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The gradual accretion and collection of word associations and thought patterns is stressed and illustrated throughout the novel. Patty's silences are deliberately and carefully constructed defenses against true recognition of the world. The issues about which she cannot bring herself to think, speak, or provide comment are connected to race and prejudice. An early example in the novel sets up this paradigm of simultaneous recognition and silence. In her memory of the Chu Lee grocery story—whose owners have been evicted in a quasi-lynching—she evinces a careful and fragile reconstruction of the palpable reality of hatred in front of her, saying, "there's probably a simple logical explanation.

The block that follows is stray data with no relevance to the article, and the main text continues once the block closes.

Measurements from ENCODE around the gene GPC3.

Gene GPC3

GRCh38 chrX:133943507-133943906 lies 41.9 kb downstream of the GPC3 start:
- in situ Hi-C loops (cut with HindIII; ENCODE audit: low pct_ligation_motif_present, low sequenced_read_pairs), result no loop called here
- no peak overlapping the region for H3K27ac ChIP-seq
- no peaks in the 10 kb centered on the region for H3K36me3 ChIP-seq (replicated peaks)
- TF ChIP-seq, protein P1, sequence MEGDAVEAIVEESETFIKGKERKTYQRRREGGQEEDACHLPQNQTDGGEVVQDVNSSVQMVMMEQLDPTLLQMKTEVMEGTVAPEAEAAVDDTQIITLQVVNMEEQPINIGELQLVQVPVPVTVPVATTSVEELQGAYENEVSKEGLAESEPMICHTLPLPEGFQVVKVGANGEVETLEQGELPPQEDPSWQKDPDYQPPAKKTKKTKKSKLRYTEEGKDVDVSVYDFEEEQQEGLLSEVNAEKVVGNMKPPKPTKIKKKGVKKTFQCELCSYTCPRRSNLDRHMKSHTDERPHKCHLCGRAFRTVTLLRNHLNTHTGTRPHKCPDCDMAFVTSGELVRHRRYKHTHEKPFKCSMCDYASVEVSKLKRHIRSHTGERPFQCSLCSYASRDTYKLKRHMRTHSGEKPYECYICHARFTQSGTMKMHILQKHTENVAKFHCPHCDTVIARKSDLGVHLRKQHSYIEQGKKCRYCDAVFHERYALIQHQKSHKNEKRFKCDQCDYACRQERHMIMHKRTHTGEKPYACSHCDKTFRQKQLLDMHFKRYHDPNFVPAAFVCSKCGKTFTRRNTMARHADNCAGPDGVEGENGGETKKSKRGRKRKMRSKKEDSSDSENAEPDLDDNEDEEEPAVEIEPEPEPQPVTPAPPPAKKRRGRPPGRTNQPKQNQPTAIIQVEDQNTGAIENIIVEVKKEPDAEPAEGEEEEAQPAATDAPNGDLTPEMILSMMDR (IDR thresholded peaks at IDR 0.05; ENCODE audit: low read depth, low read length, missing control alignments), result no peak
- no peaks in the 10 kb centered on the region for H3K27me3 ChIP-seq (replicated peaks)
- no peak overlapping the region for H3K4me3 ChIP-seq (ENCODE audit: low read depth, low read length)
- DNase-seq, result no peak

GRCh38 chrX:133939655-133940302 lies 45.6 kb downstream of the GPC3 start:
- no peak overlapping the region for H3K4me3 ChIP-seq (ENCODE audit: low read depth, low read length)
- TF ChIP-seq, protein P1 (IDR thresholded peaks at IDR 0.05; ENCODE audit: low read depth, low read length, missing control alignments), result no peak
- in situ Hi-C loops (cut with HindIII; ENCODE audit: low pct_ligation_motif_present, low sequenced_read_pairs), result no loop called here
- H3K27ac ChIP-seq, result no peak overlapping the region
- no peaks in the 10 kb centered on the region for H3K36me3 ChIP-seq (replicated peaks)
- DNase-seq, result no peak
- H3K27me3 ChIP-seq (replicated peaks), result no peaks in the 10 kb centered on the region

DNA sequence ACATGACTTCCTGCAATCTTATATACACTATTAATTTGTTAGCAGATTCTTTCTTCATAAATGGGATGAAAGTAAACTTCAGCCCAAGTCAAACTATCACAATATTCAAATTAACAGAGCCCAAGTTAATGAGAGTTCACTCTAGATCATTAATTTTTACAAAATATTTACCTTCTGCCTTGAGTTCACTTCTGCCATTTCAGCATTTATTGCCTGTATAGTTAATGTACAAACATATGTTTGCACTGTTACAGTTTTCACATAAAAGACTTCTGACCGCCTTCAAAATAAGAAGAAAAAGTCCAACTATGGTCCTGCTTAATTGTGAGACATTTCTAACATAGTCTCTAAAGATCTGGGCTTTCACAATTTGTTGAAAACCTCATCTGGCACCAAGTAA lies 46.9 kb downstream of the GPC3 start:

It couldn't be what I think. In response to her questions about the incident, he tells her that she is "never in [her] life to mention it again. This simultaneous presence and absence of "what Patty thinks" is the key element in her evolving relationship with Ruth.